Researchers Claim Parallel Universes Interact with Each Other

Monday, 28 November 2016 - 5:20PM
Physics
Monday, 28 November 2016 - 5:20PM
Researchers Claim Parallel Universes Interact with Each Other
Parallel universes are generally understood as just that: parallel. By definition, they don't impact each other, because they never intersect. But according to new research, parallel universes may not be as parallel as we thought, as there are multiple timelines playing out in parallel universes that can have a tangible effect on one another.

Professor Howard Wiseman and Dr. Michael Hall from Griffith University's Center for Quantum Dynamics claim that the idea of parallel universes is more than just science fiction. The team's "Many Interacting Worlds Theory" explains how each universe branches into a multitude of new universes every time a quantum measurement is made. The team's new theory proposes our universe is just one of many worlds - some of which are nearly identical to ours, and others of which are vastly different. 

Opening quote
"All possibilities are therefore realized - in some universes, the dinosaur-killing asteroid missed earth. In others, Australia was colonized by the Portuguese," explains Wiseman (via New York Post).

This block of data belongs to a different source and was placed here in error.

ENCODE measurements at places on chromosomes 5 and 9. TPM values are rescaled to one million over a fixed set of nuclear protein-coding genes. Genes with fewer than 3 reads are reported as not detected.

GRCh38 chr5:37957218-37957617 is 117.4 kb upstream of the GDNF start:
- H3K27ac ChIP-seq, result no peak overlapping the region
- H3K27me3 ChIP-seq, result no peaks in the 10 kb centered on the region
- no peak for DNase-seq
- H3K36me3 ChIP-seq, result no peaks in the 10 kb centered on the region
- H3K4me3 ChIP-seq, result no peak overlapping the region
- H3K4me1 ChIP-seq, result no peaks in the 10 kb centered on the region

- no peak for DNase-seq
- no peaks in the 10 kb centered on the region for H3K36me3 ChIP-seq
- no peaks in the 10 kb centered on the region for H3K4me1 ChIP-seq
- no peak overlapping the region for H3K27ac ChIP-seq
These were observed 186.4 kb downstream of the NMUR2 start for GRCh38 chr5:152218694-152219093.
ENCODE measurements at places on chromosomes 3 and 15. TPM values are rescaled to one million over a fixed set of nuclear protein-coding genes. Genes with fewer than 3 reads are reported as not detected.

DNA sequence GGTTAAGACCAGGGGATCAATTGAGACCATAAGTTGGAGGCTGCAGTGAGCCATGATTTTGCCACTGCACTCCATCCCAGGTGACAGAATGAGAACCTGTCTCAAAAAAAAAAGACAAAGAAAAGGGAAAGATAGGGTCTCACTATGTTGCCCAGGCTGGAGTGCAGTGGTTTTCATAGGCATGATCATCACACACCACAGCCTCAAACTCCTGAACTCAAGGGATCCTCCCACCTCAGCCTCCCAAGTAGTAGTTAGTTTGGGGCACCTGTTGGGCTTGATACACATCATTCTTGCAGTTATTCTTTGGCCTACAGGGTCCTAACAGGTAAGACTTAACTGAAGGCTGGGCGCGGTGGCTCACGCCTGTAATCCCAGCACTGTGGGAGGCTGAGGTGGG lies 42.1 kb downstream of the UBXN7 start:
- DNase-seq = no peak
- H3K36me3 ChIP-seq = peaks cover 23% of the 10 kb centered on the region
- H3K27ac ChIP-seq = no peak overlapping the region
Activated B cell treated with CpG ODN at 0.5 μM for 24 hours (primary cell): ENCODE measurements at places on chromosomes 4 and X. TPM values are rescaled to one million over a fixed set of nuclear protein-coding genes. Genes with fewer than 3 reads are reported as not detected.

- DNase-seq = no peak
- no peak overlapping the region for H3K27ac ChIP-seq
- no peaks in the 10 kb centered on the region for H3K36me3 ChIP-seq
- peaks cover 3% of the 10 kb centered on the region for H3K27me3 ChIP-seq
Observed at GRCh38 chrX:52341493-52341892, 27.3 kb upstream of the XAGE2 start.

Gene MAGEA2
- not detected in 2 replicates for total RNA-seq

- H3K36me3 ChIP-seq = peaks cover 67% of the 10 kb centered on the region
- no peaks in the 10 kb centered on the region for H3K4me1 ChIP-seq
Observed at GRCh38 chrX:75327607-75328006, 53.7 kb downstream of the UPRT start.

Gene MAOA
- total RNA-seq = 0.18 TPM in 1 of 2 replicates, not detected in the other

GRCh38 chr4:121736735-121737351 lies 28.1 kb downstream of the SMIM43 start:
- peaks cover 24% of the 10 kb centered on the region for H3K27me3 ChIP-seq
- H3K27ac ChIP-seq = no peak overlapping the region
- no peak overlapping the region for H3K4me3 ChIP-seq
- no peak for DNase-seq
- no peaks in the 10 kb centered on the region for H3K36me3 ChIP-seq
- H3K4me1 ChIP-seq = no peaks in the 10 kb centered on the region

Closing quote


Wiseman points out that the parallel universe idea in quantum mechanics has been around since 1957, when it was famously first proposed by physicist Hugh Everett. But with the Many Interacting Worlds interpretation, Hall and Wiseman are expanding the concept by claiming that these worlds have the potential to influence each other. 

Hall and Wiseman add that all of the worlds are equally real and exist on the same timeline, and they all interact through a universal force of repulsion, essentially "bouncing" off of each other. An event happening in one world could trigger a reaction in another universe. They believe that these reactions provide the building blocks for finding these other worlds, and potentially using these connections between the worlds to travel through time.

Opening quote
Hall believes that "the beauty of our approach is that if there is just one world our theory reduces to Newtonian mechanics, while if there is a gigantic number of worlds it reproduces quantum mechanics."
Closing quote


Other physicists are divided on the theory. Some express skepticism, while others flat-out deny any possibility of the theory being true. But one physics and philosophy expert at University of Michigan, Charles Seben, says the theory provides a nice analysis of particular phenomena like quantum tunneling and ground-state energy.

Regardless, Dr. Hall is hopeful that pinpointing the places where these universes could overlap will help advance quantum physics. "In providing a new mental picture of quantum effects, it will be useful in planning experiments to test and exploit quantum phenomena," he says. 

Hopefully, it will be useful in the future of time travel as well.
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